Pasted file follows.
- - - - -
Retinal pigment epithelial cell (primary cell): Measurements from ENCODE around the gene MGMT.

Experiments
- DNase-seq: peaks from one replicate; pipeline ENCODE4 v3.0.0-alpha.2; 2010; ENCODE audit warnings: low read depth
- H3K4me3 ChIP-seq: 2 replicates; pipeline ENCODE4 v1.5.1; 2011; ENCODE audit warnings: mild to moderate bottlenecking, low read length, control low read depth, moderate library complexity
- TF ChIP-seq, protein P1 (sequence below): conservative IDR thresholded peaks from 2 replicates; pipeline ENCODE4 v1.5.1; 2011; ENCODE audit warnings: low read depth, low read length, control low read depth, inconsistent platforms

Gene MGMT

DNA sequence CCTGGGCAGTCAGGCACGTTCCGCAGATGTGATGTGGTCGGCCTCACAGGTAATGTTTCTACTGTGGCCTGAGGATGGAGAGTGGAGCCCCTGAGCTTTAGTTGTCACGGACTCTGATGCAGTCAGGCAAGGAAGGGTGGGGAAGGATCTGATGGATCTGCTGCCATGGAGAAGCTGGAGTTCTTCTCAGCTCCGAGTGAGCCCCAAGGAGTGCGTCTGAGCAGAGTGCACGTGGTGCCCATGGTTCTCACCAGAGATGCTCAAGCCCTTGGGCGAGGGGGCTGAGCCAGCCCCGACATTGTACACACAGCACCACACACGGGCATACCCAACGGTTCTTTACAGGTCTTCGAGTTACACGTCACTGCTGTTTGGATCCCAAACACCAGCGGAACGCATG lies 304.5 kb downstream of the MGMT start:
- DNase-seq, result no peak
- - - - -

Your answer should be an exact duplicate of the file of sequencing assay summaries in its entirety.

Retinal pigment epithelial cell (primary cell): Measurements from ENCODE around the gene MGMT.

Experiments
- DNase-seq: peaks from one replicate; pipeline ENCODE4 v3.0.0-alpha.2; 2010; ENCODE audit warnings: low read depth
- H3K4me3 ChIP-seq: 2 replicates; pipeline ENCODE4 v1.5.1; 2011; ENCODE audit warnings: mild to moderate bottlenecking, low read length, control low read depth, moderate library complexity
- TF ChIP-seq, protein P1 (sequence below): conservative IDR thresholded peaks from 2 replicates; pipeline ENCODE4 v1.5.1; 2011; ENCODE audit warnings: low read depth, low read length, control low read depth, inconsistent platforms

Gene MGMT

DNA sequence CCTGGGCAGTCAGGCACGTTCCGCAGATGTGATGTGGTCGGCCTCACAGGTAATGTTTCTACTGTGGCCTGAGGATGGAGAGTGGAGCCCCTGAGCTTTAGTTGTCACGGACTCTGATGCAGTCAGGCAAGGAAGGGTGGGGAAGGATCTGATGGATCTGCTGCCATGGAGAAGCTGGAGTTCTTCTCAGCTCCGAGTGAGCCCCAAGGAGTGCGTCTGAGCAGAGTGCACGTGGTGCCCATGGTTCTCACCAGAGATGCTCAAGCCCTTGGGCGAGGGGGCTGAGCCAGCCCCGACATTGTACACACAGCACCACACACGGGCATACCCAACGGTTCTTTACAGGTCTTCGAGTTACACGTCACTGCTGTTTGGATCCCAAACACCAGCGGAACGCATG lies 304.5 kb downstream of the MGMT start:
- DNase-seq, result no peak